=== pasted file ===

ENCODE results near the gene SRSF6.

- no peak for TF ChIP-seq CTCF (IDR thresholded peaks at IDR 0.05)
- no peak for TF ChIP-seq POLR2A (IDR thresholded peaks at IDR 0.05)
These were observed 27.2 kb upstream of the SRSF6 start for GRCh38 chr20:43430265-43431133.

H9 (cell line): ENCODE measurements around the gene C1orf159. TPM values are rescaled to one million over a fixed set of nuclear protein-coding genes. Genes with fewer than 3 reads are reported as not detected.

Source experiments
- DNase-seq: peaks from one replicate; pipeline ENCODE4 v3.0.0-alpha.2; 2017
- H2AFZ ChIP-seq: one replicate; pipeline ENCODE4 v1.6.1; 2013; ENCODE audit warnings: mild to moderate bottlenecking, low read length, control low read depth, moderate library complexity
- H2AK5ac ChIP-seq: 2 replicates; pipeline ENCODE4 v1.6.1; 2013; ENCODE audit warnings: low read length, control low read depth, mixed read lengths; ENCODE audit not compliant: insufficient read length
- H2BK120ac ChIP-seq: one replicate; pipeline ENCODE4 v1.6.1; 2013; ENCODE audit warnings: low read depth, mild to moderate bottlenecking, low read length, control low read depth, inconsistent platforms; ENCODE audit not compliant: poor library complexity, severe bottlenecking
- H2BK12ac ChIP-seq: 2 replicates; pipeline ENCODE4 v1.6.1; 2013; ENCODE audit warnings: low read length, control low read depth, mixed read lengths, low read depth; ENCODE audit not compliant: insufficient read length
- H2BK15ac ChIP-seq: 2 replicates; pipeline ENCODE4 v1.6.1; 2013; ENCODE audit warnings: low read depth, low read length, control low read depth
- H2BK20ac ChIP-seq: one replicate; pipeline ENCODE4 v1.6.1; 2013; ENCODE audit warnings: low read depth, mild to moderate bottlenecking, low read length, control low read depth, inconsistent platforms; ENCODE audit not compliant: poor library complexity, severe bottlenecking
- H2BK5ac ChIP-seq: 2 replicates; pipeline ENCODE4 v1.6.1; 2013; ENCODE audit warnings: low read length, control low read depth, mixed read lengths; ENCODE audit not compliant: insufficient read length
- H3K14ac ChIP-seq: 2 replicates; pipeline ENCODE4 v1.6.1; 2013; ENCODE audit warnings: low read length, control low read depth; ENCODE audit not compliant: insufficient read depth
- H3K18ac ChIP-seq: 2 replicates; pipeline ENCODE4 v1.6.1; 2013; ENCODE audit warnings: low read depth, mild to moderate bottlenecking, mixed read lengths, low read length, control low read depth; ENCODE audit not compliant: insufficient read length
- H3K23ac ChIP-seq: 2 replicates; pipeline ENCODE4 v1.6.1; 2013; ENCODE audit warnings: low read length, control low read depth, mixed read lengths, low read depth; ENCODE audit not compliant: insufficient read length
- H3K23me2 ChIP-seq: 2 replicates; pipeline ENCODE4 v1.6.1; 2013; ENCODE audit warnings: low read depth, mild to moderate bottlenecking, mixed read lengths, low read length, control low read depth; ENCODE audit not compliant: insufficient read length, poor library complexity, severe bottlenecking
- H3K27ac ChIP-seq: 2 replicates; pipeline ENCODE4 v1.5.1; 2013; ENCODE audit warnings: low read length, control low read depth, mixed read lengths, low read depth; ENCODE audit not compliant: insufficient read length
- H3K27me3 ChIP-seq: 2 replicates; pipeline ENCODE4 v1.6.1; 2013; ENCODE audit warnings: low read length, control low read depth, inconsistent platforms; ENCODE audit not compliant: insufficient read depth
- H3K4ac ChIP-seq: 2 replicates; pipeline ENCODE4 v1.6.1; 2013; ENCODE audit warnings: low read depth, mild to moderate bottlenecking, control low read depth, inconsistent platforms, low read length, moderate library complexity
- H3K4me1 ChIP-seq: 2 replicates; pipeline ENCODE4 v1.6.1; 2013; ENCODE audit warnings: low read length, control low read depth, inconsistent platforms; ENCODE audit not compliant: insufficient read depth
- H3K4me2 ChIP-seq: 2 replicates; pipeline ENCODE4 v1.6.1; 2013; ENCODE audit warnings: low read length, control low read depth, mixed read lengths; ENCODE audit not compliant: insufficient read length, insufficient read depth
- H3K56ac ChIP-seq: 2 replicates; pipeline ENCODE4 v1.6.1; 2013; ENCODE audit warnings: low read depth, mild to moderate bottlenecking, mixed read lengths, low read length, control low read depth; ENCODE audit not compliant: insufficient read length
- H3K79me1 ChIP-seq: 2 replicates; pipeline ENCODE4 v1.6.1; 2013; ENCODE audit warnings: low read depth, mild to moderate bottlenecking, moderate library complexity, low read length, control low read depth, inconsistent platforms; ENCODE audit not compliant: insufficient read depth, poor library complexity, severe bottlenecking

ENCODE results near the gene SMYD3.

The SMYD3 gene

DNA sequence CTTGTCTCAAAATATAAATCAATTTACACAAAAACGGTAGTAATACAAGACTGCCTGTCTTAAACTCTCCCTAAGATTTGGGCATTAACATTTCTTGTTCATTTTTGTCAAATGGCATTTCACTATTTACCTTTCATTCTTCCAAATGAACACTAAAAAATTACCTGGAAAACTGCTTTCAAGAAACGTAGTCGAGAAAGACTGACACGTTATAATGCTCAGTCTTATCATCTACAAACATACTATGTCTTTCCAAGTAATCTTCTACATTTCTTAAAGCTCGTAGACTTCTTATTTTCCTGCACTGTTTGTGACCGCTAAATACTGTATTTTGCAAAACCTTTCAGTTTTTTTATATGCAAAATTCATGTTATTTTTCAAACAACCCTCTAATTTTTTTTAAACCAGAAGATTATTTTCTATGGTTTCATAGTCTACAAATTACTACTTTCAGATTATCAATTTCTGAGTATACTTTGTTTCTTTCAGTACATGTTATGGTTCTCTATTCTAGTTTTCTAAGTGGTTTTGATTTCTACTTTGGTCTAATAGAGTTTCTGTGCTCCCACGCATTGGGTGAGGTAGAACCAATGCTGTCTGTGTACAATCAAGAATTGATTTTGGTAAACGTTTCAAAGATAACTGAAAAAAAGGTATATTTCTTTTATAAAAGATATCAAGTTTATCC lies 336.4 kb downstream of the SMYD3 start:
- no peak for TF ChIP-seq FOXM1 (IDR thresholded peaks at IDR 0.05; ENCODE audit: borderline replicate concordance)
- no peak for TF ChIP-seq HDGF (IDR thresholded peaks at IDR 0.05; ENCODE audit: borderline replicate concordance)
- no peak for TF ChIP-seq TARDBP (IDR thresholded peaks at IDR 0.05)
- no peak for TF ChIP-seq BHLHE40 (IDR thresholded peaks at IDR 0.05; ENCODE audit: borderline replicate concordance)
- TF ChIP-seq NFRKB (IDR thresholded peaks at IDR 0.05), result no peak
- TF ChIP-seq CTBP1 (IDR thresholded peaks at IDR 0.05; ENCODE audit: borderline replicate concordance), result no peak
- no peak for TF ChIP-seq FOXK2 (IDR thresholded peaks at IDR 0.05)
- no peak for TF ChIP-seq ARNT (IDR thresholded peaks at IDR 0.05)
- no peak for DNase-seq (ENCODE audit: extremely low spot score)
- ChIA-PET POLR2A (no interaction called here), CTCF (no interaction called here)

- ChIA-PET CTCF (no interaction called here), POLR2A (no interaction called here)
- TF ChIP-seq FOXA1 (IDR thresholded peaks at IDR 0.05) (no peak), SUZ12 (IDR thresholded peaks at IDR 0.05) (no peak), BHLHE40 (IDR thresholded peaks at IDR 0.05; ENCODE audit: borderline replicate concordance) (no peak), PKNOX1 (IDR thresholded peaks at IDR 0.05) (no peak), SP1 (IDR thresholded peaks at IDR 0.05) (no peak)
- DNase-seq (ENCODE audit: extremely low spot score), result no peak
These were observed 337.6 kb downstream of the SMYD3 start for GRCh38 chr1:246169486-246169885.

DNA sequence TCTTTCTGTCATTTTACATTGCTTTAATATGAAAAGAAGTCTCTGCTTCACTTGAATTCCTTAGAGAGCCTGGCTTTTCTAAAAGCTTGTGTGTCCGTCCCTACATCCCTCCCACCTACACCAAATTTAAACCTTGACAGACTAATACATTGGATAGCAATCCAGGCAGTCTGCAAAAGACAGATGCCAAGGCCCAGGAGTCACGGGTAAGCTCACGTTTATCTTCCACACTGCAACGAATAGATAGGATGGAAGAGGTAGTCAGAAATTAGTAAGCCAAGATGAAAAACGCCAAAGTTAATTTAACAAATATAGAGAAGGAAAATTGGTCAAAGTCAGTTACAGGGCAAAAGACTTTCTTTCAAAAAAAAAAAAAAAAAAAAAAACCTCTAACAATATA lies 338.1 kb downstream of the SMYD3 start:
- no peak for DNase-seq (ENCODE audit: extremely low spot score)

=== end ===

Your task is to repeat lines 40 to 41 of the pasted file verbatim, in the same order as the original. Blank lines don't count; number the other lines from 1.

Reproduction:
- TF ChIP-seq FOXA1 (IDR thresholded peaks at IDR 0.05) (no peak), SUZ12 (IDR thresholded peaks at IDR 0.05) (no peak), BHLHE40 (IDR thresholded peaks at IDR 0.05; ENCODE audit: borderline replicate concordance) (no peak), PKNOX1 (IDR thresholded peaks at IDR 0.05) (no peak), SP1 (IDR thresholded peaks at IDR 0.05) (no peak)
- DNase-seq (ENCODE audit: extremely low spot score), result no peak